What made you decide to switch to code and how has the experience been?

I do miss building and developing my skills in Bubble, but as the CEO/Co-founder, I realized I couldn't possibly have the bandwidth to oversee marketing, operations, growth, fundraising, community engagement, and more, and continue building myself! Having Anthony build the entire app has been incredible and company-changing.
I've learned an immense amount from both him and Tanya about product development cycles, testing, bug reporting, and essentially, how to build and scale applications that continue to address our members' needs and solve their core problems.
Bubble was instrumental in getting us from 0 to 1. But now Lucky Sweater continues to grow due to the expertise in development, product, and design that Anthony and Tanya bring to the table.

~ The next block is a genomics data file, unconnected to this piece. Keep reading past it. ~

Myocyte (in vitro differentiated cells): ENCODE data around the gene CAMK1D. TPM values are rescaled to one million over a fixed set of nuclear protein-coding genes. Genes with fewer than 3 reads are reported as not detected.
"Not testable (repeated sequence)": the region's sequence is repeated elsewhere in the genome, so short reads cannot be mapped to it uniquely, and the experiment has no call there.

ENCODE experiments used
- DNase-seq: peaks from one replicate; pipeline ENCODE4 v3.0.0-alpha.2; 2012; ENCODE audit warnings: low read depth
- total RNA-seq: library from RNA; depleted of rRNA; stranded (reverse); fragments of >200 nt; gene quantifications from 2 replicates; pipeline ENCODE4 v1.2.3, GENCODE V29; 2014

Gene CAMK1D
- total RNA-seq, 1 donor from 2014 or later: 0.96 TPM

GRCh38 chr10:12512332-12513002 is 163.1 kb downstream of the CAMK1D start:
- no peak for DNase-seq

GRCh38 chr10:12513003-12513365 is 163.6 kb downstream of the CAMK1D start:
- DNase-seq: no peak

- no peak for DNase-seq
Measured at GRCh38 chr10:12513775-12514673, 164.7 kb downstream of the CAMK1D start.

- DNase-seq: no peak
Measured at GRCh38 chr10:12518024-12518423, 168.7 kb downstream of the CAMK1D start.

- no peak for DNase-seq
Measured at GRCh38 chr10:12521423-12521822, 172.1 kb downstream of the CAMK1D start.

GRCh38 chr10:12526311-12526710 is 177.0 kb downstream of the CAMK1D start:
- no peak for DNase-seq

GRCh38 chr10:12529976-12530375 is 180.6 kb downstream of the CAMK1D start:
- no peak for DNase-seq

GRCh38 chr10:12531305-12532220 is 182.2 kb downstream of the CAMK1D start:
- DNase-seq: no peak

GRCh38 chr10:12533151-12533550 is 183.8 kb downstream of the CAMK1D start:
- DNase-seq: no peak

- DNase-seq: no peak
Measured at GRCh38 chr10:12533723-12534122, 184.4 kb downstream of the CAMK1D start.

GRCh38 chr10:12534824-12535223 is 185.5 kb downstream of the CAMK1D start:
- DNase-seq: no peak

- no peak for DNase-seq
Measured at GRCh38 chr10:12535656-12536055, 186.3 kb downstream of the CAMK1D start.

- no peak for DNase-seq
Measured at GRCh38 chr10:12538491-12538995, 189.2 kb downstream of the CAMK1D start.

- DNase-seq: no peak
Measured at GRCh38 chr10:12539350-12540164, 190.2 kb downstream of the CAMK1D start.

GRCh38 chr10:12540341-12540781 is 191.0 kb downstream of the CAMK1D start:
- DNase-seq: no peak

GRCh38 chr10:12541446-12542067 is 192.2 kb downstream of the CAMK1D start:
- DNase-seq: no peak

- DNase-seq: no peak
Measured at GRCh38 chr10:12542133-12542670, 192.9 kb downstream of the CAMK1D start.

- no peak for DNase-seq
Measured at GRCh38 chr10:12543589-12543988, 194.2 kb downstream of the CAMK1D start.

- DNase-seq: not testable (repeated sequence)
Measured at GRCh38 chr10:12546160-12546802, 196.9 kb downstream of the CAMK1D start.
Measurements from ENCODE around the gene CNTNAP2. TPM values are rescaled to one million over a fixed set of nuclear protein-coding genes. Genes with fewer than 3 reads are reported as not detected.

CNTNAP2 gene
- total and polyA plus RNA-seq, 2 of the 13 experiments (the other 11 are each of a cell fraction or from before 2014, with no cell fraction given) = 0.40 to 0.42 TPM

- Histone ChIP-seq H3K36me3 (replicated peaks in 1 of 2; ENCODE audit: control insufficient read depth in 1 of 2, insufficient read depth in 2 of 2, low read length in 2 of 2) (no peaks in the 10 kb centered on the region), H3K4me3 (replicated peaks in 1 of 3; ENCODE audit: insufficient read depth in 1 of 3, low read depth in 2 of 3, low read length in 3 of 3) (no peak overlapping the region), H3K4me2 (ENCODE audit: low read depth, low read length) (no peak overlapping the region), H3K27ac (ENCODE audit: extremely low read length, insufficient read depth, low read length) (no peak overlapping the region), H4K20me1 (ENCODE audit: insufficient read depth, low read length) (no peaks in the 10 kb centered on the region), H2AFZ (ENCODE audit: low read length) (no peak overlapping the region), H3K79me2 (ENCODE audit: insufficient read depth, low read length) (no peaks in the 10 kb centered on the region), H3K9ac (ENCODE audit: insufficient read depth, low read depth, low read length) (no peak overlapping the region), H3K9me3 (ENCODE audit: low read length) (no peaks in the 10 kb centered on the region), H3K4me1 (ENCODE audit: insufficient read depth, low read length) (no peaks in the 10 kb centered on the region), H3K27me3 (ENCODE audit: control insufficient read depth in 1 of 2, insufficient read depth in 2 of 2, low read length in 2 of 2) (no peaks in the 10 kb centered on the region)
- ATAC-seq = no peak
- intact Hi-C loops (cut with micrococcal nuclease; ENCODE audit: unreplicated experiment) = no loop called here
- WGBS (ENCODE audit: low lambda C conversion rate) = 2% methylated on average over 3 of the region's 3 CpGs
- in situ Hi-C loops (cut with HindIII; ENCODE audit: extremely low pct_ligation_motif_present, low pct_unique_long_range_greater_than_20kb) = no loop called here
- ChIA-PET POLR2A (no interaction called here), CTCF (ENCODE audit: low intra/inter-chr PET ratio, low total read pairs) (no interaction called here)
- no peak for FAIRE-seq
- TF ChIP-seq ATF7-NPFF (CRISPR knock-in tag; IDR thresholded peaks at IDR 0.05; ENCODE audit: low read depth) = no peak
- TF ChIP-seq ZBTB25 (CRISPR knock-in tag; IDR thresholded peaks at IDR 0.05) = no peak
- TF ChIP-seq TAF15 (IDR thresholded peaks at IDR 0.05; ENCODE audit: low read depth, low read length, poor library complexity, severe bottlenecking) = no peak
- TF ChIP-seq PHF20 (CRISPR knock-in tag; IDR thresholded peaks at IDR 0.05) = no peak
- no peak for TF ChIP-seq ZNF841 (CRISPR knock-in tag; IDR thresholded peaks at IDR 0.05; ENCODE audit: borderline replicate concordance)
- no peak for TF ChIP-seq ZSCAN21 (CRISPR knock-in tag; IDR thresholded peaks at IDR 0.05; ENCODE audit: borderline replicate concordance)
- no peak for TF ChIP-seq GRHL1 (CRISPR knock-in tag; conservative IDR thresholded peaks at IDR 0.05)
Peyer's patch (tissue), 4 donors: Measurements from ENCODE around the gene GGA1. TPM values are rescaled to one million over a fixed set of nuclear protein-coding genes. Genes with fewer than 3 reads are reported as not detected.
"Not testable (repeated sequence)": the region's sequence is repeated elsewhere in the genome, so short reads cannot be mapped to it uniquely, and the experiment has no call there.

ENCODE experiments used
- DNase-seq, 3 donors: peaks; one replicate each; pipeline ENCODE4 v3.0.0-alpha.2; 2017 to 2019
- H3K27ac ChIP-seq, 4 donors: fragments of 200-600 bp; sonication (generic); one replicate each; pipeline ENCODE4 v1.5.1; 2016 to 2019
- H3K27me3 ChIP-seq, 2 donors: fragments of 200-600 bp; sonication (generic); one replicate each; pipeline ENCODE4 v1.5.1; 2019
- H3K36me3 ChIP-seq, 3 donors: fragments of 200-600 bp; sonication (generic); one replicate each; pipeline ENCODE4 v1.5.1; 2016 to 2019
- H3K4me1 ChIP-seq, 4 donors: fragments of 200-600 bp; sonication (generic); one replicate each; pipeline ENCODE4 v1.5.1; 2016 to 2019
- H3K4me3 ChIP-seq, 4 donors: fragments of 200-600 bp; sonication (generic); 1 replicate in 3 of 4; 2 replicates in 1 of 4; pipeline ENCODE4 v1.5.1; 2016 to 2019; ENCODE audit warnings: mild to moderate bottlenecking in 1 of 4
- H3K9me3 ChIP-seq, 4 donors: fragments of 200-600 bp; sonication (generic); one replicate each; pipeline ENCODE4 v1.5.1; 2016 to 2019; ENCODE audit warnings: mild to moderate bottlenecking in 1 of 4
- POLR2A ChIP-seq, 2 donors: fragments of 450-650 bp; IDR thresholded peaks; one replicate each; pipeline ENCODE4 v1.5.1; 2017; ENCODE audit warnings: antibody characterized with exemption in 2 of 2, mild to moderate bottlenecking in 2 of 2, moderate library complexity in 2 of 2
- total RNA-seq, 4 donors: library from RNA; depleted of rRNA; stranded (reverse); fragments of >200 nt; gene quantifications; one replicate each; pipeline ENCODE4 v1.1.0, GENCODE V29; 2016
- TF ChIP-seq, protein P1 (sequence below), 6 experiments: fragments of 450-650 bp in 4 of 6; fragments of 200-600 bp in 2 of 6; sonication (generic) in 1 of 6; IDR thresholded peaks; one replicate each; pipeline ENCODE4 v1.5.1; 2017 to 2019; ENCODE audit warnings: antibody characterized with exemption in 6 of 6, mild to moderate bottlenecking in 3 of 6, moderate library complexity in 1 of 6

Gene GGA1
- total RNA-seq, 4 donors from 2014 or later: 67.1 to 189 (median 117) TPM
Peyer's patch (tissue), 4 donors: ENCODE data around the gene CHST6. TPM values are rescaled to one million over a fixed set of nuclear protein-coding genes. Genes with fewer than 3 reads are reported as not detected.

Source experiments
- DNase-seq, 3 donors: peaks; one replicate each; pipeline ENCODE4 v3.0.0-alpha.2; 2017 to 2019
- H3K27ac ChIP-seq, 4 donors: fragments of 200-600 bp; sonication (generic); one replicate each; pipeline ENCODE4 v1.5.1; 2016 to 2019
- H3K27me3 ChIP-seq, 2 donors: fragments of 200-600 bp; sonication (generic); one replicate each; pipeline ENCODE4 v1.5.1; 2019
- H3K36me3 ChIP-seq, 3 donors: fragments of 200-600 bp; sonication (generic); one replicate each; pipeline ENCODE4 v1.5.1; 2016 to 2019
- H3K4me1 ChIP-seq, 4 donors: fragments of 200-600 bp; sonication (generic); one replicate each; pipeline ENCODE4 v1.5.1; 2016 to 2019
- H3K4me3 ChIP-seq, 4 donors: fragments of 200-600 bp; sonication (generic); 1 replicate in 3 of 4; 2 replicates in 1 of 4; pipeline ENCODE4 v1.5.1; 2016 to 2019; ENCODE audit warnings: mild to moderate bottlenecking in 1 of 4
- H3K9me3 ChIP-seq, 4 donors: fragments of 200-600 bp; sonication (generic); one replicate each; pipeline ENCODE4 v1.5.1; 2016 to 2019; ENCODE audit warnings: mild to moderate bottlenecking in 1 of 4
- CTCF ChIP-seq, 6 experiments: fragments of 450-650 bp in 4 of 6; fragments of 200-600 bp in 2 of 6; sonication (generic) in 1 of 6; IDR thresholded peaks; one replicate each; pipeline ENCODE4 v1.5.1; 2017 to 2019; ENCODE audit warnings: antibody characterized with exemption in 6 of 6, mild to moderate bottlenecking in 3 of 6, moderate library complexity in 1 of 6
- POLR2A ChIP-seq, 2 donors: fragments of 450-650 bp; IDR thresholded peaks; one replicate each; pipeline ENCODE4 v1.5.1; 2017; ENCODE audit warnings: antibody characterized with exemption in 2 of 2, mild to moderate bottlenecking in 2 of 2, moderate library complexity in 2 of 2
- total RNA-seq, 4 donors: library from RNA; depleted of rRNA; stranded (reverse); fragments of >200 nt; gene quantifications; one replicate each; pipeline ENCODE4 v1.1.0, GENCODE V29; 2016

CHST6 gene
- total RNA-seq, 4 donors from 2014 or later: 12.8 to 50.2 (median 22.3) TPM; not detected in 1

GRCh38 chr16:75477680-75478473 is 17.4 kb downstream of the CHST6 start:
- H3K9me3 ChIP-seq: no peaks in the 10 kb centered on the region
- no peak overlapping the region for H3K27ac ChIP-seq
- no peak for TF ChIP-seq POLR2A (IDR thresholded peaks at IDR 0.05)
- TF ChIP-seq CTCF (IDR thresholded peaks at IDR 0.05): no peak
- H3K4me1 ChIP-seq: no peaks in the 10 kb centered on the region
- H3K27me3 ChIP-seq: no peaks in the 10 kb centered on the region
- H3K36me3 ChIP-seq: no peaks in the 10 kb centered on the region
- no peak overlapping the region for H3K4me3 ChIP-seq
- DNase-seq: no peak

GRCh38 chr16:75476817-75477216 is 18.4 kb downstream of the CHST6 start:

One person can’t do it all if you're aiming to scale a business, particularly one that’s a global community/social-powered marketplace!

What were your biggest lessons learned?

Reflecting on my No Code journey, I realize I was quite a perfectionist. I found myself continually adding features, striving for perfection when all I really needed was a functional MVP for user testing and to showcase the vision.
In hindsight, I spent too much time secluded in my room, trying to master every Bubble nuance and setup. The app could have been simpler, and leaner.
When diving into No Code, clarity about your objectives is crucial so you don’t overbuild. What are you aiming to achieve? My targets were securing a co-founder, gathering initial user feedback, and creating a tangible prototype to support our fundraising efforts.
However, back then, I was fixated on crafting the ultimate app—something that doesn't truly exist, and that pursuit led to some wasted time that could have been spent more on user testing and fundraising.

What’s your plan for the next 5 years?

Lucky Sweater was born out of a desire to help anyone rediscover and reconnect with the niche and unique items and passions they love, and to connect them with others who share those passions.